Mishnah chapters 4–5 deal with the tefillah, the central rabbinic prayer whose standard version consists of 18 blessings and was to be recited in the evening, morning, and afternoon. The structure and text of the prayer are presupposed, but not set out, in the Mishnah. Although the sages linked the institution of prayer at fixed times to the practices of the biblical patriarchs and the schedule of daily sacrificial offerings, the content and set times of the mandatory tefillah are considered to be of rabbinic origin, albeit influenced heavily by biblical themes. Topics dealt with by the Mishnah include the designated times for the three services, occasions when the full 18 blessings or an abbreviated versions should be recited, occasions when one may forgo the normal physical requirements of standing facing towards the Jerusalem Temple, aggadah-like traditions about the preference for spontaneity and a reverent state of mind, and some prayer customs that are forbidden, evidently because of heterodox associations.
Chapters 6 through 9 of the Mishnah are devoted to the blessings that accompany specified occasions. The Tosefta (4:1) supplies theological and scriptural rationales for this practice: "A person should not taste anything before reciting a blessing, as it says [Ps. 24:1] 'The earth is the Lord's, and the fullness thereof.' One who enjoys the benefits of this world without a blessing has committed a trespass," etc. The halakhah in the Mishnah requires that the precisely appropriate blessing be recited for each occasion. Accordingly, different blessings are designated for fruits of the earth, fruits of trees, bread, other baked goods, wine, "the seven species" of Deuteronomy 8:8; and guidelines are provided for choosing the correct blessings when there are numerous foodstuffs.
Chapter 7 discusses the procedures for the concluding blessing after a formal meal or banquet, especially the "invitation to bless" (zimmun).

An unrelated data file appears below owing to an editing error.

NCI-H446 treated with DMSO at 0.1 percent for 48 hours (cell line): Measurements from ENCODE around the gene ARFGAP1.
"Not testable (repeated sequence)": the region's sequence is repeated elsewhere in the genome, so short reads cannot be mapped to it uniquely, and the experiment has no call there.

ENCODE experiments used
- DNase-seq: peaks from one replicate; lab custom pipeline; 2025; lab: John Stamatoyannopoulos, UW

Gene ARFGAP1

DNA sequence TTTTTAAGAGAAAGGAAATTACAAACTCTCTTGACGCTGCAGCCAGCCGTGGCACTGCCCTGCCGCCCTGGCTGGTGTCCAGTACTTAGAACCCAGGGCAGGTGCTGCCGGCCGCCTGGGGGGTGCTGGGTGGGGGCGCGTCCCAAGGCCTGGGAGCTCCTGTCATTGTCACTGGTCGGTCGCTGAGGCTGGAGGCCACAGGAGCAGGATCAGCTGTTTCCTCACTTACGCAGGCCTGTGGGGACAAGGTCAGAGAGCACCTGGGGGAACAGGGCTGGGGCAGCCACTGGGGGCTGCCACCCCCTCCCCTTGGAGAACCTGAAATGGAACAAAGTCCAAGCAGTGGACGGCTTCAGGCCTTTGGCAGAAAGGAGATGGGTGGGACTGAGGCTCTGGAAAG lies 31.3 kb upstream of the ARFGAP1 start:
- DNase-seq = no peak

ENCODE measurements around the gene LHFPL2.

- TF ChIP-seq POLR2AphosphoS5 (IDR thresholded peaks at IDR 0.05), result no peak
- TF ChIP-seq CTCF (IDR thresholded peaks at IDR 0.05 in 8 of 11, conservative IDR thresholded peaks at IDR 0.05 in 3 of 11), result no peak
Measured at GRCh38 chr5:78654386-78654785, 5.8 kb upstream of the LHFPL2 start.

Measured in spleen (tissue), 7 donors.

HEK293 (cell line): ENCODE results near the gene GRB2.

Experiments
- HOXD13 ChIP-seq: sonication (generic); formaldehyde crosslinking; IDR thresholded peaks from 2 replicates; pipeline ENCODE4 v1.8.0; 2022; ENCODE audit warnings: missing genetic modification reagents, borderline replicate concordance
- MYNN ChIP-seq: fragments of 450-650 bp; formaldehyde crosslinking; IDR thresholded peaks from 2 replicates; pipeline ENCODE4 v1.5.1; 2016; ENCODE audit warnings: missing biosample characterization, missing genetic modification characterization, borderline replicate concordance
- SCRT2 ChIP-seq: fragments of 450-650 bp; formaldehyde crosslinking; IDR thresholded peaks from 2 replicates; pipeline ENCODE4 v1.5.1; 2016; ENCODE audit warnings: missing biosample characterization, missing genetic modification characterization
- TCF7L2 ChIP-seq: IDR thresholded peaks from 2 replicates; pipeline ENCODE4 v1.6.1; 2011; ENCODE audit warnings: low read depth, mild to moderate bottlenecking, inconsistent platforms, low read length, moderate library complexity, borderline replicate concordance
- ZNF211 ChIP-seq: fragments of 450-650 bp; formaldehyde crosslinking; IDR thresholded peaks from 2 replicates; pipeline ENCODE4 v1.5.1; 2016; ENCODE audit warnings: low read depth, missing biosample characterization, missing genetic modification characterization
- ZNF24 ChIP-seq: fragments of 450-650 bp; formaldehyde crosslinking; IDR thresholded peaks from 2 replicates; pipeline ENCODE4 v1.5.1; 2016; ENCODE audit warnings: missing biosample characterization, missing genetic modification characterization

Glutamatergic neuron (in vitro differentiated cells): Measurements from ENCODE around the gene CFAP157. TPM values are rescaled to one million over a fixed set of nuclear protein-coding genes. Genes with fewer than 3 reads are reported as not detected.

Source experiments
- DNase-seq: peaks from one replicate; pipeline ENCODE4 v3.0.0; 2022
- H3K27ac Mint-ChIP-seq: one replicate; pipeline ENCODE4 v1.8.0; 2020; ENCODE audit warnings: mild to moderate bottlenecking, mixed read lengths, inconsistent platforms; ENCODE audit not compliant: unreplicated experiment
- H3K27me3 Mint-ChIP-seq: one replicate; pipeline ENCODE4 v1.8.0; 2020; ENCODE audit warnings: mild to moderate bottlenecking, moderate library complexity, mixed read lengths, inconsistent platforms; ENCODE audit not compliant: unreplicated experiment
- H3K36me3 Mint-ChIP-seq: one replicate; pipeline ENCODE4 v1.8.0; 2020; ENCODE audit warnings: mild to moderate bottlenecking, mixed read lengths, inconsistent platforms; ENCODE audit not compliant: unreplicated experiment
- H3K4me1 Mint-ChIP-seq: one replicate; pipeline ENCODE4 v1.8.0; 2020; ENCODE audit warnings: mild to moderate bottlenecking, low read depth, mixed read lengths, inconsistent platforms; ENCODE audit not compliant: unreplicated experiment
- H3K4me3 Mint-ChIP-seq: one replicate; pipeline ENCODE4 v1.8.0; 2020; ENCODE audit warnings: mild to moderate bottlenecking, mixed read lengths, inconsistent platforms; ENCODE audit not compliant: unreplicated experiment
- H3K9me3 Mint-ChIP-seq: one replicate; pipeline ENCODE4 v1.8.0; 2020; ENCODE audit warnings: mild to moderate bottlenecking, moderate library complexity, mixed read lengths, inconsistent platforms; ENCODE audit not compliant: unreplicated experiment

Chapter 8 consists of a list of disputes between the Houses of Shammai and Hillel related to blessings recited at meals. Some of these disputes, or the reasons underlying the respective positions, remain obscure, and several were transmitted in differing versions in baraitas in the Tosefta and Talmuds.
Chapter 9 contains a miscellaneous collection of blessings for various occasions, including places of religious significance, wonders of nature, life-milestones, and deliverance from danger.
The Mishnah contains traditions covering the full range of the tannaitic generations, including material dating from the Second Temple era (e.g., 1:1 cites the evening purification practices of the priests as a reliable sign of the advent of nightfall).
Both the Palestinian and Babylonian Talmuds contain full tractates for Berakhot. The Babylonian is the longest in the Talmud (by word count), owing to its extensive collection of aggadic material, much of it appearing as loosely connected digressions. Although some of these passages offer valuable insights into the rabbis' attitudes towards prayer (often defined as a plea for divine mercy), the material covers a vast assortment of themes, including biblical expositions, hagiographical narratives, dream interpretation, and a great deal of folklore.
N. Sacks, The Mishnah with Variant Readings: Order Zera'im (1971); A. Houtman, Mishnah and Tosefta: A Synoptic Comparison of the Tractates Berakhot and Shebiit (1996); Tz. Zahavy (trans.), Berakhot (1989); A.Z. Ehrman, The Talmud: With English Translation and Commentary. Berakhot (1965); J. Heinemann, Prayer in the Talmud: Forms and Patterns (1977); I. Elbogen, Jewish Liturgy: A Comprehensive History (1993).
[Eliezer L. Segel (2nd ed.)]